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Bushrod day-to-day with minor calf strain

BOURBONNAIS, Ill. – Bears starting left tackle Jermon Bushrod exited Monday's training camp practice with a right calf strain, but the injury is not believed to be serious.


Left tackle Jermon Bushrod signed with the Bears in March after spending his first six NFL seasons with the New Orleans Saints.

"I tweaked it a little bit," said the two-time Pro Bowler, whose status is listed as day-to-day. "It's nothing too crazy. I'm just going to rest it and see how it's feeling in the next couple days."

Speaking to reporters outside the players' lunch room, Bushrod said the protective boot he was wearing on his foot "is just precautionary to take some of the stress off of it a little bit."

Bushrod was replaced at left tackle in practice by Jonathan Scott, an eight-year NFL veteran who started five of the Bears' final six games at right tackle last season.

"This is one of the most violent games in America, and in the world," Scott said. "Things like that happen. You've just got to step in and play. One thing that has always been emphasized to me is that everyone has to play as a starter. At the moment, Bushrod is a little banged up. Coach had the confidence to put me in and I believe I met his requirements."

Bears coach Marc Trestman knows that injuries will occur during the season and reserves like Scott must be ready to step on the field and contribute, sometimes at a moment's notice.

"It's a challenge that we are going to have during the season because people are going to go down during the week of a game," Trestman said. "Things do happen. Somebody else has got to step up during the week and play, and that's the positive.

"It's a shock to the player that's next up that he's got to be ready to play and understand that you may not have three or four days. It may be in the next 10 minutes and they've got to be ready to step in because everybody is counting on him."

Not as fortunate as Bushrod, defensive end Tank McBride was lost for the season early in practice when he ruptured his Achilles' tendon. McBride signed with the Bears in March after spending his first six NFL seasons with the Chiefs (2007-08), Lions (2009-10) and Saints (2011-12).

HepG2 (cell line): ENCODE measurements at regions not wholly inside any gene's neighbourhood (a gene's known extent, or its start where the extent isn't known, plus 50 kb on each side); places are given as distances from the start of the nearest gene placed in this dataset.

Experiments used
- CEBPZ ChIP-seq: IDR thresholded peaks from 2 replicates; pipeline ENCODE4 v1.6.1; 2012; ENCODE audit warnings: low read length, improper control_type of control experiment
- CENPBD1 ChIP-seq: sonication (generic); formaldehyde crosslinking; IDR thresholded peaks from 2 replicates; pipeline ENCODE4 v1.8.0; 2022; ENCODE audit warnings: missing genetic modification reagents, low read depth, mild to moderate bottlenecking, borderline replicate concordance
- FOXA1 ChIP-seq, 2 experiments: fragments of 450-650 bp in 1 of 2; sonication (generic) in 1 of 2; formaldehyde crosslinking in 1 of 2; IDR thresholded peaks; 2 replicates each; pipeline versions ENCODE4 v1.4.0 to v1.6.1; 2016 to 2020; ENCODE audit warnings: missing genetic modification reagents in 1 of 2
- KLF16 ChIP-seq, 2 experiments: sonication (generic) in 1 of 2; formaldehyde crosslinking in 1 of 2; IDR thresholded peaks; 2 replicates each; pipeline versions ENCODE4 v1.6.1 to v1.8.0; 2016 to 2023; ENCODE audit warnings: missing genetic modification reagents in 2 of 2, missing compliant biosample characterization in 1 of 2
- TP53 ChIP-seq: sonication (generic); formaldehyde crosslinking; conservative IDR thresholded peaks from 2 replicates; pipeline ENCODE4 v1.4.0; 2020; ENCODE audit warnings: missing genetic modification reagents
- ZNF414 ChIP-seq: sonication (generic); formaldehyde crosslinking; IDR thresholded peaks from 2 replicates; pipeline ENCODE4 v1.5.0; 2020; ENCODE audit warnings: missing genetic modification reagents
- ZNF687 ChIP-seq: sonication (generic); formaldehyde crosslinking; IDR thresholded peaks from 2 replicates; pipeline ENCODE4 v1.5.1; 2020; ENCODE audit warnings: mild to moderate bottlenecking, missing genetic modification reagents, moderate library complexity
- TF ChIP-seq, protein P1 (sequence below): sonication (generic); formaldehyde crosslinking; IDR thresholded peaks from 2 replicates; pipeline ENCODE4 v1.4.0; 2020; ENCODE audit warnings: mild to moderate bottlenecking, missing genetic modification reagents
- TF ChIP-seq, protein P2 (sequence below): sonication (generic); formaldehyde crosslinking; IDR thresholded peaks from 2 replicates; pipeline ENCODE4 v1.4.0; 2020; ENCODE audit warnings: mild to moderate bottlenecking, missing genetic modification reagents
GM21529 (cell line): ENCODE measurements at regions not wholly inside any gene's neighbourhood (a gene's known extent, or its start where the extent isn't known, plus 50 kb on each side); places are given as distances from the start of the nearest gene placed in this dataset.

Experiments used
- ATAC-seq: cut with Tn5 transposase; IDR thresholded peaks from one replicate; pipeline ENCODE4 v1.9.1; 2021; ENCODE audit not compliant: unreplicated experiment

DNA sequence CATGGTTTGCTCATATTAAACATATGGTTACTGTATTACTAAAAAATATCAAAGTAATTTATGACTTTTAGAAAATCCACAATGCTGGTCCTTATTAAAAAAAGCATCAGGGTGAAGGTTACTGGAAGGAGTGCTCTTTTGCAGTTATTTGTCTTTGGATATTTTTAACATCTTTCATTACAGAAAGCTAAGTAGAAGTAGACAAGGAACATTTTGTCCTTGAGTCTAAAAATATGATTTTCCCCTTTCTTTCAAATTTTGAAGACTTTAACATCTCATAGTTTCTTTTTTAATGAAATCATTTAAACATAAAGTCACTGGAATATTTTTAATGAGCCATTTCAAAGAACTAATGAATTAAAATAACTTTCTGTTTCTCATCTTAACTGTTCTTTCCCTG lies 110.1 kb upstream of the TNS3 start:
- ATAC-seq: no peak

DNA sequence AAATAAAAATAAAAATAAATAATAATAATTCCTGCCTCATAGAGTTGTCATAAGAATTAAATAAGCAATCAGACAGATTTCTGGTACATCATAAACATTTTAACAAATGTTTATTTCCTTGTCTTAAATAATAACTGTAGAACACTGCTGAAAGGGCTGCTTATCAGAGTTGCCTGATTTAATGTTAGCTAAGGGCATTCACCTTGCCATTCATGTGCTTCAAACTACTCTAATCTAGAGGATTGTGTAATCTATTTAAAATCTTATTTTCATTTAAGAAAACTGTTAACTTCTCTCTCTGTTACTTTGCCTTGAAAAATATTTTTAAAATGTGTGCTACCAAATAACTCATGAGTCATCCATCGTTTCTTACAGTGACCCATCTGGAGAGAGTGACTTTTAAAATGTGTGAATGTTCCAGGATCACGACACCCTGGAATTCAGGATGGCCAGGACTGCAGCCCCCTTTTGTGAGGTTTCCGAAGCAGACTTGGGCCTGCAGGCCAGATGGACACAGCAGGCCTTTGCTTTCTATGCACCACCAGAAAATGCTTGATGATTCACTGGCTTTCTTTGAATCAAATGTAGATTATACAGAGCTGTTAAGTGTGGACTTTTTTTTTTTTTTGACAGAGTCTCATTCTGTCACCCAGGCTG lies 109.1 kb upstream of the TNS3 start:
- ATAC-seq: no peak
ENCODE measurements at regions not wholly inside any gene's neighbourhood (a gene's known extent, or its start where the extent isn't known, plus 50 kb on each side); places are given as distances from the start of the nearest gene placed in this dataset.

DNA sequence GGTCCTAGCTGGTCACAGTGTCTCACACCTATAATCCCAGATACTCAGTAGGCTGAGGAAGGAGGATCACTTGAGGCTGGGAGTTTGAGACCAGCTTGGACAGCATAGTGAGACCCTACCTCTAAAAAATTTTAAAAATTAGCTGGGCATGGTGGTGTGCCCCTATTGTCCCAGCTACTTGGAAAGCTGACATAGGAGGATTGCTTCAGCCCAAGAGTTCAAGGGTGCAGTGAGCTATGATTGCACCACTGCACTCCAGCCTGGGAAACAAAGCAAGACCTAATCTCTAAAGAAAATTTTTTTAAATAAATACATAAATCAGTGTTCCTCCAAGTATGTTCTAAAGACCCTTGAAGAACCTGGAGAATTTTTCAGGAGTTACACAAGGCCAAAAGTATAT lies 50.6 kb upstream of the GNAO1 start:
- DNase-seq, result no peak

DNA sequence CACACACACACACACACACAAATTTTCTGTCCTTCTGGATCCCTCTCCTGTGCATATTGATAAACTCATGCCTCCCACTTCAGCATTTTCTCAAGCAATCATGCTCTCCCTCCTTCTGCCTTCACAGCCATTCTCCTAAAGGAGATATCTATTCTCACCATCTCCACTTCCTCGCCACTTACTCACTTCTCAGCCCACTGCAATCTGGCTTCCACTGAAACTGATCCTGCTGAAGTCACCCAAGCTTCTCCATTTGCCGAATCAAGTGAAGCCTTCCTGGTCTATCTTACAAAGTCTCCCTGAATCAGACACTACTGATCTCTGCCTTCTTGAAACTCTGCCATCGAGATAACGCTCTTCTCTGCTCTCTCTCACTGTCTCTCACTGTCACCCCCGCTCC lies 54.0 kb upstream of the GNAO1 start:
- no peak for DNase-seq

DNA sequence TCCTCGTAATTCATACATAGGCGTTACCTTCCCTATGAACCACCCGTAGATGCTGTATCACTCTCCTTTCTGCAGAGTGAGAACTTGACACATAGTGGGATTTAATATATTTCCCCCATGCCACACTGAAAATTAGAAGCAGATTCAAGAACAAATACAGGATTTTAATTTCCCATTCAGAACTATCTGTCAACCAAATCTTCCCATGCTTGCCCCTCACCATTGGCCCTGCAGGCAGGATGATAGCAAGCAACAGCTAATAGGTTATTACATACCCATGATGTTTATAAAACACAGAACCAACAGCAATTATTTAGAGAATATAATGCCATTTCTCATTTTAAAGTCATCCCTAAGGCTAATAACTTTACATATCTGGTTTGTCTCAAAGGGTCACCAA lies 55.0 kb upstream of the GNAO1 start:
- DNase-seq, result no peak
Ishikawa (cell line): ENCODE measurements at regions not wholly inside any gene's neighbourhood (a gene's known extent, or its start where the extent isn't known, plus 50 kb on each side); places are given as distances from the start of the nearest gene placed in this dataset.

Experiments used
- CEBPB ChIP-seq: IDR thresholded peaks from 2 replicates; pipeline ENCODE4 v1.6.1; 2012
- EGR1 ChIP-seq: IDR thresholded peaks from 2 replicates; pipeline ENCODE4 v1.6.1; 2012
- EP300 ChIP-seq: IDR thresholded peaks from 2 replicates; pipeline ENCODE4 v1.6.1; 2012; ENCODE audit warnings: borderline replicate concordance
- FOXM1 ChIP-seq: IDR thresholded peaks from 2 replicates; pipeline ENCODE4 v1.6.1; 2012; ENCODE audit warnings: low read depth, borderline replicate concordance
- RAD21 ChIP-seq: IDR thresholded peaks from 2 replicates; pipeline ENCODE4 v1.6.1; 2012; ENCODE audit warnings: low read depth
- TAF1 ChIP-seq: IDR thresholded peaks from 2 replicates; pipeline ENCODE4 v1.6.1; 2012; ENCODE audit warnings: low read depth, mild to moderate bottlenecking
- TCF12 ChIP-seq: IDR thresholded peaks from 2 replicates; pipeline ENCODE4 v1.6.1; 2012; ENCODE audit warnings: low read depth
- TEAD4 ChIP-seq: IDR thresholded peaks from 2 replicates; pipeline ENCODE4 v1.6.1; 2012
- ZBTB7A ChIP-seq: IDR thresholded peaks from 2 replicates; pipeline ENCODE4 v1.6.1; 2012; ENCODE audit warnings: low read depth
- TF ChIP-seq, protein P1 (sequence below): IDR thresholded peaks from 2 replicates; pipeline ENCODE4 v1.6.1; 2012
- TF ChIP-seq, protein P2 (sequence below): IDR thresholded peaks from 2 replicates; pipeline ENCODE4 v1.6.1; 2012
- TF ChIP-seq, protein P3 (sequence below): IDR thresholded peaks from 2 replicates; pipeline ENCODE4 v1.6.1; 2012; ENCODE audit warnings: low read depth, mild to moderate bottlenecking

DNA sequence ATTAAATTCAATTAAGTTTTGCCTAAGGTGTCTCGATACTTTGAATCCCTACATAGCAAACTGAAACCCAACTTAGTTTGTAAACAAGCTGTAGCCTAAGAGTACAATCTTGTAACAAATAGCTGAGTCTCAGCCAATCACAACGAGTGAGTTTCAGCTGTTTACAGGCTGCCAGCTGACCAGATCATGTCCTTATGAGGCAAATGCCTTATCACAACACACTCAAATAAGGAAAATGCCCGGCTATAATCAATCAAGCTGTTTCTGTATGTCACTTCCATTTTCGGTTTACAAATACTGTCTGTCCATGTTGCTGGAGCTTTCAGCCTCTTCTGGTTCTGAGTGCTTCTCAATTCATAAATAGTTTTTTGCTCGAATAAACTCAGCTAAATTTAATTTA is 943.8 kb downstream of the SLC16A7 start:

"We're real sad," Trestman said. "That's a tough one. He has worked so hard, probably as high effort a guy as we have on this team on a daily basis, since the spring. That's really disappointing. We're really disappointed for him."

McBride's injury further thinned out a defensive end position that was already missing Cheta Ozougwu, who sat out Monday's workout with a slight hamstring strain and is day-to-day.

Given the day off Monday, receiver Brandon Marshall is expected to be back in action Wednesday when the Bears return to the practice field following an off day Tuesday.

"Brandon had three very good days of practice," Trestman said. "He had a very good day [Sunday] and we decided we're going to give him a two-day rest. He should be back and ready to go on Wednesday."

With Marshall unavailable, first-year receiver Joe Anderson made the most of some additional reps, leaping high to catch a touchdown pass from Jay Cutler to cap a two-minute drill.

"When Joe Anderson's out there because Brandon is down, he's competing against our top players and that gives him a chance to prove his value," Trestman said. "That's what training camp is all about. And so the positive and the negative when Brandon has to stay out a day is somebody has to step in and make the play."

After Anderson's TD grab early in practice, the Bears' defensive backs dominated. Charles Tillman broke up three passes, Zackary Bowman knocked away a deep underthrown ball intended for Devin Aromashodu, Major Wright broke up a pass along the sideline and Chris Conte dove to bat away a deep Cutler pass intended for Earl Bennett down the right sideline.

"It was pretty nice, but I should have intercepted it," Conte said. "Always room for improvement, right?"

That no doubt is how Mel Tucker feels, but the Bears defensive coordinator was pleased to see so many different players break up passes Monday.

"When we do have success out there it feels good to see," Tucker said. "The guys feed on takeaways, they feed on getting hands on balls. The pass rush makes everything else work. But it's back and forth. The offense is doing a great job. They're giving us a lot of different looks and it's very competitive, so I think our guys are having fun with that."

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